An investigation by the tax office into a mosque in The Hague was probably discriminatory, a court in The Hague has ruled in a landmark case.
As a result of the investigation into assumed fraudulent behaviour, the As-Soennah mosque lost its so-called ANBI status in 2018 which meant it could no longer deduct gifts from tax.
The same team which falsely accused thousands of parents of child benefit fraud based on dual nationality and gifts to mosques, carried out the investigation into the mosque, the NRC reported.
The mosque’s religious leaders took the case to court claiming the decision was based on prejudice against Islamic institutions. In his verdict the judge said “discrimination could not be ruled out” and ordered the tax office to restore the mosque’s former tax status.
The tax office refused to give an insight into the criteria used to start the investigation. “We need to know why this happened because it is not only important for us but also for the people who donated money to the mosque,” mosque leaders told the paper.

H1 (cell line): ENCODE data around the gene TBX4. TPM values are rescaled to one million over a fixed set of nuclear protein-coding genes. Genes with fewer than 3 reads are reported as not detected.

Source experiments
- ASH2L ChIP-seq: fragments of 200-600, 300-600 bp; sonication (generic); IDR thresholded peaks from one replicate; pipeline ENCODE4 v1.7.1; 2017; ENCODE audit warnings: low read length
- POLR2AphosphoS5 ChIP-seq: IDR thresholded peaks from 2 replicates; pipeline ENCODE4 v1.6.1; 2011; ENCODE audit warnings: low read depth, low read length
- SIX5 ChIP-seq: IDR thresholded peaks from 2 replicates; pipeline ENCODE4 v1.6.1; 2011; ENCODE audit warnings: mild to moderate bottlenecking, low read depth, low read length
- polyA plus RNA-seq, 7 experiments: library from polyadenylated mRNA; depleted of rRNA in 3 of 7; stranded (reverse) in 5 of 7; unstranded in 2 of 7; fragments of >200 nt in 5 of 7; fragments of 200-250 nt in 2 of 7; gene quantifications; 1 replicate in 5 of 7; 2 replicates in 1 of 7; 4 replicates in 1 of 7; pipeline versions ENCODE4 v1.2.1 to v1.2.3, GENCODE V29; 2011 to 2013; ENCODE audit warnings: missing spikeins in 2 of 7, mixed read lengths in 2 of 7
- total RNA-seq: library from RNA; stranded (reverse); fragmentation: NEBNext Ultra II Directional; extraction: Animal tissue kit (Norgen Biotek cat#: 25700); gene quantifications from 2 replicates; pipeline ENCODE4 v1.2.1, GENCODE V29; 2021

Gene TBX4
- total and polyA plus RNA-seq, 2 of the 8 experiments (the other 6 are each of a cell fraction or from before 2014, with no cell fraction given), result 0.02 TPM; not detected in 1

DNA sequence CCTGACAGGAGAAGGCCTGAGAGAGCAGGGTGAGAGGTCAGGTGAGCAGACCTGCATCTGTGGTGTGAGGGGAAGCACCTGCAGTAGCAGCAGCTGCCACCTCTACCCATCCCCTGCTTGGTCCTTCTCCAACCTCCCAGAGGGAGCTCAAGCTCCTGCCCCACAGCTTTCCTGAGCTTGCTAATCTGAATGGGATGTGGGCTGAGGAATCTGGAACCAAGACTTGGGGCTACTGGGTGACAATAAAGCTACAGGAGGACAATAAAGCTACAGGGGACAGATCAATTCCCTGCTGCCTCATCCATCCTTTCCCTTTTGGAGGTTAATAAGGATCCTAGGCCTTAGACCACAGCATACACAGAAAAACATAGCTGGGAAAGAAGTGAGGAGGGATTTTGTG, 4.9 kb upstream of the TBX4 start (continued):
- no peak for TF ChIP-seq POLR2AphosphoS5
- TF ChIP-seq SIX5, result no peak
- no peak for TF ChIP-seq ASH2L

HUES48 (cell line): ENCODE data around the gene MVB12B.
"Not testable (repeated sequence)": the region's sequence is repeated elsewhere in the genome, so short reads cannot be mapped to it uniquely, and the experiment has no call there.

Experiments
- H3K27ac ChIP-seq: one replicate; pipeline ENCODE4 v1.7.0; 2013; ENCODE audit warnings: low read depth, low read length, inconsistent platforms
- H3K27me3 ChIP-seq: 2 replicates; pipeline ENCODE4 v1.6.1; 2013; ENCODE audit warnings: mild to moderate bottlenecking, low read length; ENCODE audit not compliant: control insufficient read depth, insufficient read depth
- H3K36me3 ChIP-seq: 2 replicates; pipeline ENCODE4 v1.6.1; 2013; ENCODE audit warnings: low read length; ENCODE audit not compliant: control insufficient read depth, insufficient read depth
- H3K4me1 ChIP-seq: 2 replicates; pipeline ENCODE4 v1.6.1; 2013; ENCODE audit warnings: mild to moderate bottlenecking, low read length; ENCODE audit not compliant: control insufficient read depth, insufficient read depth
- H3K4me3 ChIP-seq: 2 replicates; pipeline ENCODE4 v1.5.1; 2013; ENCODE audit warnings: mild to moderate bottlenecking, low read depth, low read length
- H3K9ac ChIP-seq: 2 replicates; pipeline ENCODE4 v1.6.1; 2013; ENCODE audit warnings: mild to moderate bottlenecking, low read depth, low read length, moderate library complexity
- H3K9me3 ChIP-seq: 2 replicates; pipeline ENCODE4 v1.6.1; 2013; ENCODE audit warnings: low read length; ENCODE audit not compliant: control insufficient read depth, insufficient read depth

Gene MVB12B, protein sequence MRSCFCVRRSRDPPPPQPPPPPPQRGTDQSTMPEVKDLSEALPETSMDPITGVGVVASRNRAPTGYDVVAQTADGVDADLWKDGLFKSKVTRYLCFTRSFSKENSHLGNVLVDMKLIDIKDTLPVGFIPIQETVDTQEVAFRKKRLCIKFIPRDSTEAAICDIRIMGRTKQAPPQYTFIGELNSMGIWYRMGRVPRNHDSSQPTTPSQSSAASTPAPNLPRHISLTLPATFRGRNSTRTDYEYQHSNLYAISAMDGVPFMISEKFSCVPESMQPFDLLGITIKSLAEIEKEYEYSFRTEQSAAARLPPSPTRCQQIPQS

In 2022 the Dutch government acknowledged for the first time that institutional racism was a factor in the tax office’s treatment of ethnic minorities that led to excesses such as the childcare benefits scandal.
Eva González Pérez, the lawyer in the benefit scandal case, said Wednesday’s verdict was “unprecedented’ and opened the door to more legal claims of discrimination against the tax office from individuals and organisations.
“This verdict shows there is just cause,” she told the paper.
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